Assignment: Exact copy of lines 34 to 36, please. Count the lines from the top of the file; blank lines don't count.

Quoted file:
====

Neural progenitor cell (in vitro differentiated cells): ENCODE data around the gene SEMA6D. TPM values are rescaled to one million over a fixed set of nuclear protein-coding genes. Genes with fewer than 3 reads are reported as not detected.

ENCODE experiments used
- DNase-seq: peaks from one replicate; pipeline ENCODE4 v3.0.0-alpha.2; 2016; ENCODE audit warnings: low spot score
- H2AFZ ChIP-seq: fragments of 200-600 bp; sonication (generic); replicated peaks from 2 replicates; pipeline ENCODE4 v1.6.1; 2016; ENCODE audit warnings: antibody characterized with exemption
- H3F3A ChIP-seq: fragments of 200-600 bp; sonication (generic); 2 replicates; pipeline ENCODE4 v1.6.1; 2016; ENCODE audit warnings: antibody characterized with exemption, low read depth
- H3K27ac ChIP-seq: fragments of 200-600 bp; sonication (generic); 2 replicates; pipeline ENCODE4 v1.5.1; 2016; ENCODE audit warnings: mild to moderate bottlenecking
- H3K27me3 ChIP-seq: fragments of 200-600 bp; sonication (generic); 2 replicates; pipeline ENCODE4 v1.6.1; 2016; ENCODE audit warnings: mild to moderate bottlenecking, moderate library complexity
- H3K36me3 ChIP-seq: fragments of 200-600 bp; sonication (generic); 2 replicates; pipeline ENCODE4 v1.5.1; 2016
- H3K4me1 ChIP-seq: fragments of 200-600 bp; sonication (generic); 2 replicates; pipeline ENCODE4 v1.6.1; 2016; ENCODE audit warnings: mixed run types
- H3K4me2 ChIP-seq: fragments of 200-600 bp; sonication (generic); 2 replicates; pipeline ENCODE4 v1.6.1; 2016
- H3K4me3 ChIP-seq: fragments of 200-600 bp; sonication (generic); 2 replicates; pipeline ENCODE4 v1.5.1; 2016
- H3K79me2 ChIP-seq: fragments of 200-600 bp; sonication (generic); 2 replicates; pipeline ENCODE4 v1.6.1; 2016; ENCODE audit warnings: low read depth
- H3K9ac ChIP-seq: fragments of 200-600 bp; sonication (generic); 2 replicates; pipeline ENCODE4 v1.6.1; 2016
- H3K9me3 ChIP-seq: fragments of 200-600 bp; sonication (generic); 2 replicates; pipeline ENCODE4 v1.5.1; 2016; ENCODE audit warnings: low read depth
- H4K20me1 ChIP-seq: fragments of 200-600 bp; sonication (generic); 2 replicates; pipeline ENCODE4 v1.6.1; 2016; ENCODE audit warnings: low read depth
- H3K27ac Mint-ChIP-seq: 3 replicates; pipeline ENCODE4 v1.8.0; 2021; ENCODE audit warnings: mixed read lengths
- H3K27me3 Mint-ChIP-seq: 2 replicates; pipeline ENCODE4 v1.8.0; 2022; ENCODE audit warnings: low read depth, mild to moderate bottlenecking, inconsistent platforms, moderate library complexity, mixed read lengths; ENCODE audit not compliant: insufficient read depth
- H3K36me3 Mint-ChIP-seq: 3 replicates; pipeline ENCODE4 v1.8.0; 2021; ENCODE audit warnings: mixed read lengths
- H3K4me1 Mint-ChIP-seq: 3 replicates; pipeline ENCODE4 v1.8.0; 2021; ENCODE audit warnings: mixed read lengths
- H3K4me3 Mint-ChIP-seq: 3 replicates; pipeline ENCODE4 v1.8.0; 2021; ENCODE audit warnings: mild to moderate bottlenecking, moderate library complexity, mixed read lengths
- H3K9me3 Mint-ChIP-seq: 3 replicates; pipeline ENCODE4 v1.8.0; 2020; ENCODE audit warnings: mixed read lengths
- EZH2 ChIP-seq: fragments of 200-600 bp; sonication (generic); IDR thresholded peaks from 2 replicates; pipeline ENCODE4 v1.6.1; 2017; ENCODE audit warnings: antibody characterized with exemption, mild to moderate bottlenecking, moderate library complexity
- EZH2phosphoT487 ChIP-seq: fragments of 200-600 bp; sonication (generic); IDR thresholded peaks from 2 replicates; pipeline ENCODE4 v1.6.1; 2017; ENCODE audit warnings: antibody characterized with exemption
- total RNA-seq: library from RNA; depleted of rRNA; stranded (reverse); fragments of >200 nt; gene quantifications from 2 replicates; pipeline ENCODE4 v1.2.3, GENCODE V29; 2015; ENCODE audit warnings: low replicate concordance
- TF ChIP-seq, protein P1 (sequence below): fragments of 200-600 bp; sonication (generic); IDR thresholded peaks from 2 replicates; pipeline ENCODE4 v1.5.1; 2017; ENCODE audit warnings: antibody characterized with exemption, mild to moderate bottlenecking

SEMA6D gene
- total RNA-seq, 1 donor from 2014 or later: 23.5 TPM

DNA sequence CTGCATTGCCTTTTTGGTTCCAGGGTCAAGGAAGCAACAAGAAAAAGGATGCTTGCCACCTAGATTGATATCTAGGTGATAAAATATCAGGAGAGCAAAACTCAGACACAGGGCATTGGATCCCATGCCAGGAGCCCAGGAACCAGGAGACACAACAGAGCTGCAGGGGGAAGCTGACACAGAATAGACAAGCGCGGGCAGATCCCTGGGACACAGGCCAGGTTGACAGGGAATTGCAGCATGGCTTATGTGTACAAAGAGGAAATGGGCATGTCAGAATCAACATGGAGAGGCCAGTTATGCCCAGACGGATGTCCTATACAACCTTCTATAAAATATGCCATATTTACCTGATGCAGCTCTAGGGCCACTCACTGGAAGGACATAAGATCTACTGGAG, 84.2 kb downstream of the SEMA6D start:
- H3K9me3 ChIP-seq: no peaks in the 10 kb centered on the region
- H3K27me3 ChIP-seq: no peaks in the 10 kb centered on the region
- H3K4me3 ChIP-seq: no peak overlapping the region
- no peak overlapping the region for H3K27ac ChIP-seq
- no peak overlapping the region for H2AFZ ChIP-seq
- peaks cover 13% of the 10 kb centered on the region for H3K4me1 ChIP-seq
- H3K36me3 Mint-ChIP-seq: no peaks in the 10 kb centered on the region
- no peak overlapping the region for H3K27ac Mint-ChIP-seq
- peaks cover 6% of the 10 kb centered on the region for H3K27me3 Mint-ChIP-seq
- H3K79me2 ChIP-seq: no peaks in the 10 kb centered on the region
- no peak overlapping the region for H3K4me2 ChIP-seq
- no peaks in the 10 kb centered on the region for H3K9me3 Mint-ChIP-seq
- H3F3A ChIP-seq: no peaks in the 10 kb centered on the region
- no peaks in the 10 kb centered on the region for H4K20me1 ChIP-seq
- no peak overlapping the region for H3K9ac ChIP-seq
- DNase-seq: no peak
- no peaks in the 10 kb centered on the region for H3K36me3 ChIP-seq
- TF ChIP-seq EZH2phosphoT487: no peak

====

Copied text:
- peaks cover 13% of the 10 kb centered on the region for H3K4me1 ChIP-seq
- H3K36me3 Mint-ChIP-seq: no peaks in the 10 kb centered on the region
- no peak overlapping the region for H3K27ac Mint-ChIP-seq